Purpose The purpose of this paper is to provide new evidence on the choice of performance measures used in dual-class firms to incentivize CEOs. Design/methodology/approach This paper uses coarsened exact matching and propensity score matching to match the dual-class firm sample with a control group of single-class firms. This study uses matching estimators to provide an analysis of how a dual-class structure affects the design of performance measures in performance-based stock awards. In addition, regression models are used to investigate the effect of a dual-class structure on performance measure choices. Findings This paper finds that market-based metrics are less likely to be used by dual-class firms relative to single-class firms. In addition, peer-based measures are much less common for dual-class than single-class firms. This study also finds that the length of the CEO’s performance evaluation period does not differ between dual-class and single-class firms. Research limitations/implications This paper attempts to investigate the choice of performance measures to find out the extent to which the board of directors focuses CEO efforts on firms’ long-term versus short-term objectives. Practical implications The findings reveal the relationships between the dual-class stock structure and the contractual features of CEO performance-based stock awards, provide empirical evidence for the company’s compensation committee and provide implications for the evolving practices of performance measures regarding CEO stock compensation. The findings are also useful to regulators, compensation consultants and firms pursuing efficient design of executive compensation. Originality/value This paper is among the first to study the determinants of compensation contracts. Second, prior literature seldom controls for CEO stock ownership, but this study matches dual-class firms to a control group of single-class firms that are similar in terms of CEO stock ownership and other important firm characteristics. Finally, these findings suggest that dual-class firms shield their executives from short-term market pressures and design stock compensation contracts that deemphasize volatile stock prices.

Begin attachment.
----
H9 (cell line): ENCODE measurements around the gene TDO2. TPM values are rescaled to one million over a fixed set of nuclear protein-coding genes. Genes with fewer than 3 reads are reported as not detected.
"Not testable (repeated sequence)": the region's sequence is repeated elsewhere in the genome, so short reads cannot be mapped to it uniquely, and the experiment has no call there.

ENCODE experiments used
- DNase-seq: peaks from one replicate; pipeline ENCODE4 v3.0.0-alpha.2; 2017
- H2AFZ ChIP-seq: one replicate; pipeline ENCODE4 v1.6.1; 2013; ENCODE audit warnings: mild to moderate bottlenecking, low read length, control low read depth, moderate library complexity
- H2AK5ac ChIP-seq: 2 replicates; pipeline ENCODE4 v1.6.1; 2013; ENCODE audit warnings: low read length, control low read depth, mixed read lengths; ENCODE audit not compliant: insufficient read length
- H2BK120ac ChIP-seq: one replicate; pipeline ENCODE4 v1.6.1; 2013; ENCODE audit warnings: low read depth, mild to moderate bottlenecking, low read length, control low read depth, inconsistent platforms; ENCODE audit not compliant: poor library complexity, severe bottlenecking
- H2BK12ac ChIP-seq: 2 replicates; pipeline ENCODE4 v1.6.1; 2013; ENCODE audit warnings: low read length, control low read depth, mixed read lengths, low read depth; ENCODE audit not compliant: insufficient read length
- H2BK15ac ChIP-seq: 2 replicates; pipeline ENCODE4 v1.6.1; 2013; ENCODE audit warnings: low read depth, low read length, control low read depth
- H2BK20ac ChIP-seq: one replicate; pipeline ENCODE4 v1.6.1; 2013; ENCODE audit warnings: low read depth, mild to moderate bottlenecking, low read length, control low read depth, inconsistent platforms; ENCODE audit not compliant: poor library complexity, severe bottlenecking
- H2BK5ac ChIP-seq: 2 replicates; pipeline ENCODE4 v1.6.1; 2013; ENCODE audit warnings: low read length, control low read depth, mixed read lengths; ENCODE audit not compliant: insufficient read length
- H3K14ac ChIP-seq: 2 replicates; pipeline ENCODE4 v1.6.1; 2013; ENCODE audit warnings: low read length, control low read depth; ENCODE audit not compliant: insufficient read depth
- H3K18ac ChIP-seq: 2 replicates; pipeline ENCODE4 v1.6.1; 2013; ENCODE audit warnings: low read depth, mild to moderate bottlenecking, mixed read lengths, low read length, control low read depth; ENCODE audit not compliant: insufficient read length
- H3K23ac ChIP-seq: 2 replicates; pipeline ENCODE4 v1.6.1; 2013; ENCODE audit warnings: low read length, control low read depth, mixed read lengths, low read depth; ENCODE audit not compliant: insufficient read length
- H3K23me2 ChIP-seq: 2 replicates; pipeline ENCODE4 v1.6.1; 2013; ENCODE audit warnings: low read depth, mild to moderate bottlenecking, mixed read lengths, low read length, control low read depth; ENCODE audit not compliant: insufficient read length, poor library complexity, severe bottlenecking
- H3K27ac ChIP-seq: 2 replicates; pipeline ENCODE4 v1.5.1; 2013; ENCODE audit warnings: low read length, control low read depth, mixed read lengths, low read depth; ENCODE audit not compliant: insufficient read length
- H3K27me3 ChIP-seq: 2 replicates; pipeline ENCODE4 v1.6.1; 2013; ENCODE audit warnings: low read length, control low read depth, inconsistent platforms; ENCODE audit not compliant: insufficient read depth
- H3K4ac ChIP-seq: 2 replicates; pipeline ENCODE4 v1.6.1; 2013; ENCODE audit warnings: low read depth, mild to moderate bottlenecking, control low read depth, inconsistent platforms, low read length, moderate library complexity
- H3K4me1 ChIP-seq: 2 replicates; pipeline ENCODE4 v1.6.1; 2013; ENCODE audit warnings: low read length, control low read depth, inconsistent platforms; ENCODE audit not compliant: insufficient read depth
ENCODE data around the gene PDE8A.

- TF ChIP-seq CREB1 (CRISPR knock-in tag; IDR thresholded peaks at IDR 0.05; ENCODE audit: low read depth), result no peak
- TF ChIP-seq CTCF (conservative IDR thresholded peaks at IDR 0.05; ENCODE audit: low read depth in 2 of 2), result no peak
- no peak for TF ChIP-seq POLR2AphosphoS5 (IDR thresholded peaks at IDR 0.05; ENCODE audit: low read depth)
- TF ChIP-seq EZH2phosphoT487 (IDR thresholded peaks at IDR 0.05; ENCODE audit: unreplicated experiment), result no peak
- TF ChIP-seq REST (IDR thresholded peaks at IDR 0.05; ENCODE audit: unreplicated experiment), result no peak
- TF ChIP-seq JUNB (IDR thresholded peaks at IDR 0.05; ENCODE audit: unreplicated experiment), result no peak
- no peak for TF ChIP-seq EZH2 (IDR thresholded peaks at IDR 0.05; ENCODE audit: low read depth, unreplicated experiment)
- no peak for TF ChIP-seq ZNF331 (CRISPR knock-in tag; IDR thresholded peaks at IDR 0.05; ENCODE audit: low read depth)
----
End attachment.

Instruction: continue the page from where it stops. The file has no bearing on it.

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- CEO stock compensation
- Dual-class firms
- Performance measures